The Book Of Joy: A Book For A Better Day

When I happened to come across a passionate Instagram post singing the praises of one the latest spiritual book releases “The Book Of Joy” I was pretty unconvinced that it would differ much from the many others you can find in your local Waterstones. Though intrigued by the offerings of wisdom that both 14th Dala Lama and The Archbishop Tutu could undoubtedly give, I purchased the book.

With the full title being ‘Book Of Joy: Lasting Happiness In A Changing World’ the chapters follow a week of philosophical and unscripted conversations between both the holy men, as they discuss their own beliefs on how they successfully obtain happiness in times of adversity. They journey through their own religious attitudes and honestly recall their own times of lost faith. Within the 1st chapter, the reader is put at ease by the childish humour both the men share with one another, mirroring a conversation between two old friends, rather than two men who have both won the Nobel Peace Prize. As the book continues, it rejects any of the stereotypes often paired with spiritual reads and quickly cements itself as a universally relatable book within the following 4 chapters.  Refreshingly, the book advocates an attitude which eradicates the importance of knowing what religion holds or does not hold the answers to happiness and focuses more on the need for universal compassion throughout all religions, races, and nationalities.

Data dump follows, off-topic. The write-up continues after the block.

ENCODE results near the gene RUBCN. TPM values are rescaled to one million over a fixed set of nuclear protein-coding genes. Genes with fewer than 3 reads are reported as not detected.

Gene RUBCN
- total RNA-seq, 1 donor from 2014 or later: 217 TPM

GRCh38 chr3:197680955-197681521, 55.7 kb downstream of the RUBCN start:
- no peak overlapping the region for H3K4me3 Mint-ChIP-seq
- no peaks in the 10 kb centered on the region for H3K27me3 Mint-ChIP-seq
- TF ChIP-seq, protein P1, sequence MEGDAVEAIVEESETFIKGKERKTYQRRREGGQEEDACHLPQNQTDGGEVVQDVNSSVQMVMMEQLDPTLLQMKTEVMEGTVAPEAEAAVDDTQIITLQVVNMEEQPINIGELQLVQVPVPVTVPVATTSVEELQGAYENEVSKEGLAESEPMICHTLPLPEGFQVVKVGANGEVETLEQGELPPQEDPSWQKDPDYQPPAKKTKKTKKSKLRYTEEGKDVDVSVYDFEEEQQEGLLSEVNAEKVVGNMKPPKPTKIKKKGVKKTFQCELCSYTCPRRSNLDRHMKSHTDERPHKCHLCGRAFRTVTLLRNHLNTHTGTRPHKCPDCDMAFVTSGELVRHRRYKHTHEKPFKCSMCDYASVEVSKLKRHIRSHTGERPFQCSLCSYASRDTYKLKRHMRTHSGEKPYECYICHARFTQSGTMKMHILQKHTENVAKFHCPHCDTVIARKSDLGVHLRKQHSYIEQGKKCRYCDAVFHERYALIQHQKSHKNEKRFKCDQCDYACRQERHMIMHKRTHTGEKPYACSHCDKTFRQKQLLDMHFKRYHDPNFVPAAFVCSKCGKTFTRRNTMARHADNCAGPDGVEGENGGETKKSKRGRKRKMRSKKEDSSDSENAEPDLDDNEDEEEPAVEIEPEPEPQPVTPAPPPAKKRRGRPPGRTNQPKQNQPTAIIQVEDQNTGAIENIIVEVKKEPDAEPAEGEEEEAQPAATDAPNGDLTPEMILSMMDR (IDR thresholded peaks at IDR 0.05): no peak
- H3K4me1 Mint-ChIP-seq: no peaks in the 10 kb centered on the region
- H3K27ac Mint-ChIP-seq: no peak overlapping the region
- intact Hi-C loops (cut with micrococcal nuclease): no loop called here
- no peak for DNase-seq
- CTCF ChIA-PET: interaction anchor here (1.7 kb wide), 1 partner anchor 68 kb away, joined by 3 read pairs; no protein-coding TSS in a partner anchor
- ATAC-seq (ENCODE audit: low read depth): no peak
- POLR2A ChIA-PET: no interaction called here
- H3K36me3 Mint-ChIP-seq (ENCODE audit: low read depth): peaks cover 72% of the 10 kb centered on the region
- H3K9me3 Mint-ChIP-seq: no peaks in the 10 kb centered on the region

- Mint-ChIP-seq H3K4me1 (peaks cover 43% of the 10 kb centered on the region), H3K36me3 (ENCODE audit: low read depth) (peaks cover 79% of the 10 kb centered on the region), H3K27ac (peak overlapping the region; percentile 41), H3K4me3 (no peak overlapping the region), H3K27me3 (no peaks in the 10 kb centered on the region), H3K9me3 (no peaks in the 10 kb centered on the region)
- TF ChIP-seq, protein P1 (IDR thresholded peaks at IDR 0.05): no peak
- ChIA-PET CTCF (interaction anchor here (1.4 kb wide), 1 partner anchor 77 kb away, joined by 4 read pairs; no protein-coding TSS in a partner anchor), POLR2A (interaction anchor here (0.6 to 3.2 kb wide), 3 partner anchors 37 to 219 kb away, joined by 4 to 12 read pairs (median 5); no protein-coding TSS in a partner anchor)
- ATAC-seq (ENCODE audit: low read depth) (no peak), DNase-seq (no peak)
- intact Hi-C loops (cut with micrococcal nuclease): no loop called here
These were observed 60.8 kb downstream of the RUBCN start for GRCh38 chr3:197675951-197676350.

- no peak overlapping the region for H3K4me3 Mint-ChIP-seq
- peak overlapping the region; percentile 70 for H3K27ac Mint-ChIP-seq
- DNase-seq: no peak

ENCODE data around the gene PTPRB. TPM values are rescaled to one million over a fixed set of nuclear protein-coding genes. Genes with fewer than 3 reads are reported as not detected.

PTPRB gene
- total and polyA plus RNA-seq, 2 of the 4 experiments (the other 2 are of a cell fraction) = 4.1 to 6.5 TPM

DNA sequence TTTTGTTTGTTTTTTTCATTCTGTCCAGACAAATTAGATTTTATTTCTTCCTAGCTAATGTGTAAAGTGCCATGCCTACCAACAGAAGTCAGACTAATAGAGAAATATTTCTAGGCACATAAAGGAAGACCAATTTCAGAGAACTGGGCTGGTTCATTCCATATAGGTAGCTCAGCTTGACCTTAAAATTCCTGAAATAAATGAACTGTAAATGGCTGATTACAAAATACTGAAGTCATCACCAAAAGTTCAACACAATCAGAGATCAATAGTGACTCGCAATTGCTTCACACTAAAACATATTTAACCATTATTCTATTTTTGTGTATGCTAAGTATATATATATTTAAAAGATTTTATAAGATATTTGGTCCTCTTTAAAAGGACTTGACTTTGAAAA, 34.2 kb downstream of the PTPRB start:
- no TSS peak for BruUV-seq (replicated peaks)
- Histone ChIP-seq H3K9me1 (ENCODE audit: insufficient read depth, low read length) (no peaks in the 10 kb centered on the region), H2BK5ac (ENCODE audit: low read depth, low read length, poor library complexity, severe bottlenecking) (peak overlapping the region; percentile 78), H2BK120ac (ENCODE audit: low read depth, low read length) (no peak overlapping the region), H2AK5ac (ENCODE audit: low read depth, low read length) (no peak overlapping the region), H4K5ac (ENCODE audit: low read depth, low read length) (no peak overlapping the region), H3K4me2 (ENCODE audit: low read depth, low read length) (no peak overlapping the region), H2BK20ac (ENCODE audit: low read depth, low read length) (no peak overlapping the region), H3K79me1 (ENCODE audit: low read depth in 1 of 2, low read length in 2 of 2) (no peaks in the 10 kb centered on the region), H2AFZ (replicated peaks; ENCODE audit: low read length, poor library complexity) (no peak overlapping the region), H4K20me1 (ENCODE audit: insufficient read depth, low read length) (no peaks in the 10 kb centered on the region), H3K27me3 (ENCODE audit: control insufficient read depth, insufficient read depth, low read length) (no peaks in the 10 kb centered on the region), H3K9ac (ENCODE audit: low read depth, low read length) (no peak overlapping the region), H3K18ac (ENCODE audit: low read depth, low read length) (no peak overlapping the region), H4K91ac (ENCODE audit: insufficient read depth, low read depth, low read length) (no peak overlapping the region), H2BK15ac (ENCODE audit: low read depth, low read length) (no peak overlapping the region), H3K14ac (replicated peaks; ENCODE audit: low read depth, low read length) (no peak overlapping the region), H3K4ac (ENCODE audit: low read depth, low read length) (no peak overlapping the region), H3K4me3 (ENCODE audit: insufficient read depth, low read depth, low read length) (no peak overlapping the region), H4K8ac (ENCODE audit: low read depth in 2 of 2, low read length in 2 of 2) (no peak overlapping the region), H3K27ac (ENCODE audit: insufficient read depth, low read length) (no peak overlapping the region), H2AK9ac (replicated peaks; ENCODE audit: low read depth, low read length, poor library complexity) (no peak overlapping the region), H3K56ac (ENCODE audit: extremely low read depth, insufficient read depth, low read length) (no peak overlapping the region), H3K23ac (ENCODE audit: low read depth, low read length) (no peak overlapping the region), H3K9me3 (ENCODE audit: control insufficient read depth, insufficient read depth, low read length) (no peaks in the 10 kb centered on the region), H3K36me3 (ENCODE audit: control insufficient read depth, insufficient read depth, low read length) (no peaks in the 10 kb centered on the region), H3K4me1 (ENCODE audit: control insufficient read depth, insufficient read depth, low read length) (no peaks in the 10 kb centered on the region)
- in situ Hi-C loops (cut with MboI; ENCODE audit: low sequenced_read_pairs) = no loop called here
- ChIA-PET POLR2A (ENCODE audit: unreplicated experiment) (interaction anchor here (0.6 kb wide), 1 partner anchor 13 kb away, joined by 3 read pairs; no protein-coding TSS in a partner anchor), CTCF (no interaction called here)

Arguably a book of huge relevance for today’s modern world, the light-hearted but fundamental attitude that runs throughout, showcases the infinite benefits of thinking, loving and giving outwardly. Despite their prestigious titles and political positions, the book fails to reflect anything but love, friendship, and wisdom, rather than any superiority or tunnelled opinions. On the days when the glass seems rather empty, The Book Of Joy really does offer some salvation and perspective in an often challenging world, acting as a welcome reminder that Love can really conquer all.


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